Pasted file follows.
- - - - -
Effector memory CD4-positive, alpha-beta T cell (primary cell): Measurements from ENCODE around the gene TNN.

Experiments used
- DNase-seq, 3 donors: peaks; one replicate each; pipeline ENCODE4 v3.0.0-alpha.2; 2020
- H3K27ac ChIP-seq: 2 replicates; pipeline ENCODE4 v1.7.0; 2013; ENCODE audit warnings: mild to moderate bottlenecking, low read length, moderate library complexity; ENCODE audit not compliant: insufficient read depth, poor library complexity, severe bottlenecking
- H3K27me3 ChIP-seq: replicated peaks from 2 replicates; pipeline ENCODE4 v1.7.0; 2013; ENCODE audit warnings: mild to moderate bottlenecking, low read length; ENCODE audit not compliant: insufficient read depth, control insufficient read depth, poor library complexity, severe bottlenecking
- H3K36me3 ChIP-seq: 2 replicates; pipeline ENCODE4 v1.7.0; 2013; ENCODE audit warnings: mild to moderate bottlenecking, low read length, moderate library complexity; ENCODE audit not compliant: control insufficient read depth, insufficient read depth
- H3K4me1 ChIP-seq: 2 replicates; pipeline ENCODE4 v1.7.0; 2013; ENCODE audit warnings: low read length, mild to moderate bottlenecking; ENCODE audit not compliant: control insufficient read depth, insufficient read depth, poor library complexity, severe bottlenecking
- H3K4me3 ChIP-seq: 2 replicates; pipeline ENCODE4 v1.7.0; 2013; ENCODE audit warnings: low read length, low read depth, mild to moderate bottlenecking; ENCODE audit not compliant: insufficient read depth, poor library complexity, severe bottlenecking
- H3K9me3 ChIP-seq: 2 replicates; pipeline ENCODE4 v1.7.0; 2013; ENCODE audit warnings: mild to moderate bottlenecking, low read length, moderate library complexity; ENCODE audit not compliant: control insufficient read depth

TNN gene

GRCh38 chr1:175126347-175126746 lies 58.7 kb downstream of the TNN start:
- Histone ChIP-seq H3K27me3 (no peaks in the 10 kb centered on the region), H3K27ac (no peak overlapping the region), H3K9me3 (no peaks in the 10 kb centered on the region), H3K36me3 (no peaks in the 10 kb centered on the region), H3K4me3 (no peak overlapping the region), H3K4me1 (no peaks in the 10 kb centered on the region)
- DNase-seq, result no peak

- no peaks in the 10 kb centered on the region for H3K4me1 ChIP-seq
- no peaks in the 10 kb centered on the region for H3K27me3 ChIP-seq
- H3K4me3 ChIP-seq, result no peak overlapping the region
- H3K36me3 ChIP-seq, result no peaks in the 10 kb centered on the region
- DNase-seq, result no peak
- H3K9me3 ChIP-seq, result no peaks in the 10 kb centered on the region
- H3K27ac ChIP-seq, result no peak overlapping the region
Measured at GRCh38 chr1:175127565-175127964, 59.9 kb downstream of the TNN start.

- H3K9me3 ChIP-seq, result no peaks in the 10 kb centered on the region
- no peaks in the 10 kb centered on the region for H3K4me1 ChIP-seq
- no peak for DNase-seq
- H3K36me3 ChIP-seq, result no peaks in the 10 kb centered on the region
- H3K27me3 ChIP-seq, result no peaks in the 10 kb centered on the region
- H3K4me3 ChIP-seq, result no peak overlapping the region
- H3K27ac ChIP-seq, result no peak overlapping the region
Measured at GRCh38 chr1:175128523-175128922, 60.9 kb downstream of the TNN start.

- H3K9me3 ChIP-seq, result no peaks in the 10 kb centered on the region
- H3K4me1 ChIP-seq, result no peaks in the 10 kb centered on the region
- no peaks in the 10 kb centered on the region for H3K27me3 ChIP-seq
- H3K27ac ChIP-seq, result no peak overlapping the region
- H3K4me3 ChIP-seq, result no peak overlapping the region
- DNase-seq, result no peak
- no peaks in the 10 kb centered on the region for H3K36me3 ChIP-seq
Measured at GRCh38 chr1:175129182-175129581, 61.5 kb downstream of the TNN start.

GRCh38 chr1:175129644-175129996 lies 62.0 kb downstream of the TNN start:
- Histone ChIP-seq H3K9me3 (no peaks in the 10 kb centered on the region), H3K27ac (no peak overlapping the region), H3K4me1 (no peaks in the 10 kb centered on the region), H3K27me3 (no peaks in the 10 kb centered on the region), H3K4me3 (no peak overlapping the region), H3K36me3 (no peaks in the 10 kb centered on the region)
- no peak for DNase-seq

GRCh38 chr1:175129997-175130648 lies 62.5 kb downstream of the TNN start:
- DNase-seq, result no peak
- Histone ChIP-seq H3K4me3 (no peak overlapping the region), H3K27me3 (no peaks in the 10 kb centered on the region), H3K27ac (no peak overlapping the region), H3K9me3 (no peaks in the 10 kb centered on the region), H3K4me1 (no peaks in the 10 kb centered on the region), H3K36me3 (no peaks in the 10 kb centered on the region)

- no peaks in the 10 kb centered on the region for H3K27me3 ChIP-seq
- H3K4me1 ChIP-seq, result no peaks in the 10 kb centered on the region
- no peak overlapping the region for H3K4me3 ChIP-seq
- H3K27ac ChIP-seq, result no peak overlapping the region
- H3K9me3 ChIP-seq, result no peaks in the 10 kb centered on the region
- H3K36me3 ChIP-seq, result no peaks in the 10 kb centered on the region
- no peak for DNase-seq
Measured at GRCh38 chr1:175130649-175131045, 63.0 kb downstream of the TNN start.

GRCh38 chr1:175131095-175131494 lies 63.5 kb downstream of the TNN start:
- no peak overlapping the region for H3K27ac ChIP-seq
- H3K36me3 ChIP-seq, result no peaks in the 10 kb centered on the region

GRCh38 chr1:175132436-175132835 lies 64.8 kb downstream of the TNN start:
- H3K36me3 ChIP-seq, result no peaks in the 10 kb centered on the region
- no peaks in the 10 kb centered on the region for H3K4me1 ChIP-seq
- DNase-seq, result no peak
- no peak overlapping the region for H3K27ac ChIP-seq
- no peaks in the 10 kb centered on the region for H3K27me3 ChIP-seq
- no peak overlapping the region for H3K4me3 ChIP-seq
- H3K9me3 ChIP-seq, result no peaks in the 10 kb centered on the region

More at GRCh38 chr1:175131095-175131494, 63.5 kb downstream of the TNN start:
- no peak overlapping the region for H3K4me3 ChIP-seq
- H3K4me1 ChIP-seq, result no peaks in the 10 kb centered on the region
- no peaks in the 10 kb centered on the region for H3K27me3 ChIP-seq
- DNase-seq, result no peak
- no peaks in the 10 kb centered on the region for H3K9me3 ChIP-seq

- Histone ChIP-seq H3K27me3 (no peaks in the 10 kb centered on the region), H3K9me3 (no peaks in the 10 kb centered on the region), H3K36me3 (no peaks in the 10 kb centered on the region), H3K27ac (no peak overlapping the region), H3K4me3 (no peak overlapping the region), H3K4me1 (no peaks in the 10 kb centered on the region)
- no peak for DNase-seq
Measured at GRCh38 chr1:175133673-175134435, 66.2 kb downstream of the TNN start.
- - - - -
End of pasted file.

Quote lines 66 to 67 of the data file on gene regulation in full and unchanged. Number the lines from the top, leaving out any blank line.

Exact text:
- no peaks in the 10 kb centered on the region for H3K27me3 ChIP-seq
- DNase-seq, result no peak